Here's Part 2 of our ongoing look at all USF's conference rivals over the years. If you missed the introduction, here's Part 1. Remember, at the end there's a poll for you to vote in, about which of USF's American Athletic Conference opponents will be the most important rival.
35. Virginia Tech Hokies (1991-95, Metro)
Yes, USF fans, we were once in a conference with Virginia Tech. How that happened is part of USF's long and convoluted conference history, which we'll explore over the course of this series. For this installment, we're going to focus on the one thing USF fans associate with Virginia Tech: the basketball coach in the photograph above.
When Conference USA formed in 1996, USF looked just as outmatched as it did when it entered the Big East a decade later. Despite having occasional success under Bobby Paschal in the early 1990s, USF would be no match for the likes of Cincinnati, Louisville, Memphis, and several solid basketball programs that made up the league. To make matters worse, most of the USF roster quit during the 1995-96 season, and all-time great Chucky Atkins graduated.
Against this hopeless backdrop, USF hired Seth Greenberg away from Long Beach State. In his second season, USF won a surprising 17 games, and Greenberg added two Top 100 recruits from Florida: B.B. Waldon and Altron Jackson, who, along with Reggie Kohn, would be the face of the resurgent Bulls. Greenberg played an entertaining, up-tempo style, was quick with a quip, and had an underdog mentality that suited USF. The future looked bright.
But it never arrived. Greenberg was grossly outmatched as a bench coach, seemingly incapable of making strategic adjustments when his run-and-gun/1-3-1 zone trap scheme wasn't effective. His approach to lineups was to throw everything at the wall and see what sticks, and then leave it hanging there until it falls off. Few players improved over the course of his tenure. Most of all, his teams lacked mental toughness. They constantly lost to the Cleveland States of the world, saying they didn't take them seriously enough, even though losing such games was an annual occurrence. They showed no ability to make a big play at key moments, on offense or defense. They never beat a Top 25 team, something even Robert McCullum managed (four times, actually, in fewer games).
By 2003, it was obvious that Greenberg had plateaued, and offered no real hope of breaking the school's longdrought. Attendance fell. The quality of incoming recruits dropped, and they were more likely to be head cases. " bubble" stories appeared in the local paper. Greenberg's personality became more prickly. Meanwhile, football had given USF a new, successful team to get behind, and was redefining what USF was capable of. Few fans still believed in Greenberg, but he wasn't bad enough to fire either, and his contract had been extended several years into the future.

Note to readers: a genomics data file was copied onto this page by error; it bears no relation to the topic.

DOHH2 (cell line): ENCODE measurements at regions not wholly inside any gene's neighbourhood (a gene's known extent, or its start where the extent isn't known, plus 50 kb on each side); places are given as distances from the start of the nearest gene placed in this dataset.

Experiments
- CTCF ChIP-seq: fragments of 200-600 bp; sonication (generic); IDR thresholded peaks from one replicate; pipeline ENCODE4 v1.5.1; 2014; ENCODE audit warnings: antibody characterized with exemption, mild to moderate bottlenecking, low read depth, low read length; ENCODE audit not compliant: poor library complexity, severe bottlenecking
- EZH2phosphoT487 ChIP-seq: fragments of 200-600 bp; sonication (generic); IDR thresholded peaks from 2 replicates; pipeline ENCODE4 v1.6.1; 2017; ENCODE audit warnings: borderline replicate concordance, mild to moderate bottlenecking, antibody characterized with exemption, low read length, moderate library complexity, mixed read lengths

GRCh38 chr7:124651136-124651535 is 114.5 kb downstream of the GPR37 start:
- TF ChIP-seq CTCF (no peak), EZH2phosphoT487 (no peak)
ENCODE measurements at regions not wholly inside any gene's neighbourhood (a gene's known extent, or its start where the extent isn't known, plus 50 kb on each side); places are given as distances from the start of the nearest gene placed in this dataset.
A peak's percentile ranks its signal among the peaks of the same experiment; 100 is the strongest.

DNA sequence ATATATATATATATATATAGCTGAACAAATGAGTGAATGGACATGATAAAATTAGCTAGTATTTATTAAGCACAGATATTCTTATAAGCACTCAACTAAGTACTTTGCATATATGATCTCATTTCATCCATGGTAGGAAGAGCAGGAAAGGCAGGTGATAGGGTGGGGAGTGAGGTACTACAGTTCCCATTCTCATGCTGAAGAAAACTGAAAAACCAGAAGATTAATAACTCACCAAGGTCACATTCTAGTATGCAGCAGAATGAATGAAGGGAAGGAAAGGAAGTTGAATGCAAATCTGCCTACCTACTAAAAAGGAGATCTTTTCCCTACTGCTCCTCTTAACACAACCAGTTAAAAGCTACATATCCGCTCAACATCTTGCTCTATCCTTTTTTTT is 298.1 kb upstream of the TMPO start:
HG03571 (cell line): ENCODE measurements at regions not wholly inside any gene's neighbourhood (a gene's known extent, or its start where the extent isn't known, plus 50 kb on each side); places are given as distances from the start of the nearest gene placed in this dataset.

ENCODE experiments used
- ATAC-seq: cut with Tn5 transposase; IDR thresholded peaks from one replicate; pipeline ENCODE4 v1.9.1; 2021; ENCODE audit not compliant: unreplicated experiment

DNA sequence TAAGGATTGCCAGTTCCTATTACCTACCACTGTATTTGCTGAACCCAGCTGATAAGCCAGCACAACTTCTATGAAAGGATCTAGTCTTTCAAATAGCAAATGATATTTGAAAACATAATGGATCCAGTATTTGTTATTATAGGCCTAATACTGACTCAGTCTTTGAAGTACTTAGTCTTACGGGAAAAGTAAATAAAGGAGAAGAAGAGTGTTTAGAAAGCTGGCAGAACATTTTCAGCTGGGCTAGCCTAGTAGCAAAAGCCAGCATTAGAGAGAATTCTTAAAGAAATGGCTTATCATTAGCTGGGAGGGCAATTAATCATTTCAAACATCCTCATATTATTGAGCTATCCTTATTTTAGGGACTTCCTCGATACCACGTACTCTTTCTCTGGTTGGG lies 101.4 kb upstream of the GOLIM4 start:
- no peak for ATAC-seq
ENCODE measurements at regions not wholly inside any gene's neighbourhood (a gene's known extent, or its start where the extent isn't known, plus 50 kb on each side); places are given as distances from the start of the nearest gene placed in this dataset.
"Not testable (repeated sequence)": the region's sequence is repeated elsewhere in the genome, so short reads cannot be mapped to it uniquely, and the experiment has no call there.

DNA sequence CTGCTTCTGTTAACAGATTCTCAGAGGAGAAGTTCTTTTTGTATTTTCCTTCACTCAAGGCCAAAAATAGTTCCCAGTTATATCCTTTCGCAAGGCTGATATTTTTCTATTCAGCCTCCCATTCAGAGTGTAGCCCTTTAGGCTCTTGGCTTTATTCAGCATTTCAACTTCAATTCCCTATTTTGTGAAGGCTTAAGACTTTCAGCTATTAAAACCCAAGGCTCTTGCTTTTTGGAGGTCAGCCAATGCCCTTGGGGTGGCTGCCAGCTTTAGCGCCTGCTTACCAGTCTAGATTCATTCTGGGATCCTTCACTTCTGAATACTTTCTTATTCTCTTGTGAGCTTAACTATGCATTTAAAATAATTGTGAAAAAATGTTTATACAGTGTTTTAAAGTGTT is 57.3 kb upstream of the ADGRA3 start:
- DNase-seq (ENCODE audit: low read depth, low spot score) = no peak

On April 3, 2003, came the surprising news that Greenberg had been hired away by Virginia Tech. The response from USF fans was:
I had to resist the temptation to use that clip for the Bill McGillis news. Anyway:
Greenberg would coach Virginia Tech for nine years. He made one NCAA trip, in 2007 (and won a game), but mostly repeated his USF career. In the latter end of his tenure, he became famous as the butt monkey of the Selection Sunday show. Every year his teams barely missed the NCAAs, precisely because of the inconsistency, tactical shortcomings, and other mistakes from his USF days which he never corrected.
To this day, Greenberg elicits a surprising level of enmity from USF fans who remember his reign. Robert McCullum, whose teams lost by huge numbers and were boring as hell, elicits no such venom. USF fans can handle failure; we can't handle wasting the few chances at greatness that life gives us. Having said that, Greenberg unquestionably left USF basketball in much better shape than he found it, and still has his supporters.
As for actual sporting events between USF and Virginia Tech: there really aren't any. Other than conference games from 1991-95, they have rarely played in any sport. As for men's basketball, all those games were forgettable, because one or both of the teams was awful (usually both). During USF's 1992 NCAA at-large bid season, Virginia Tech was a last-place team, and neither of our games with them was at a key juncture in the schedule. We'll soon see an example of that.
LONGEVITY: 1. At four years, this is one of the USF's shortest intra-conference rivalries.
BIG GAMES: 0.
EMOTIONAL IMPACT: 1 1/2. And that is entirely third-party angst over Seth Greenberg.
FUTURE IMPORTANCE: 1. If you have a Division I-A football team, you get one point, due to the possibility of a future non-conference game, bowl game, or competing for recruits in the most important sport.
34. St. Louis Billikens (1995-2003 C-USA)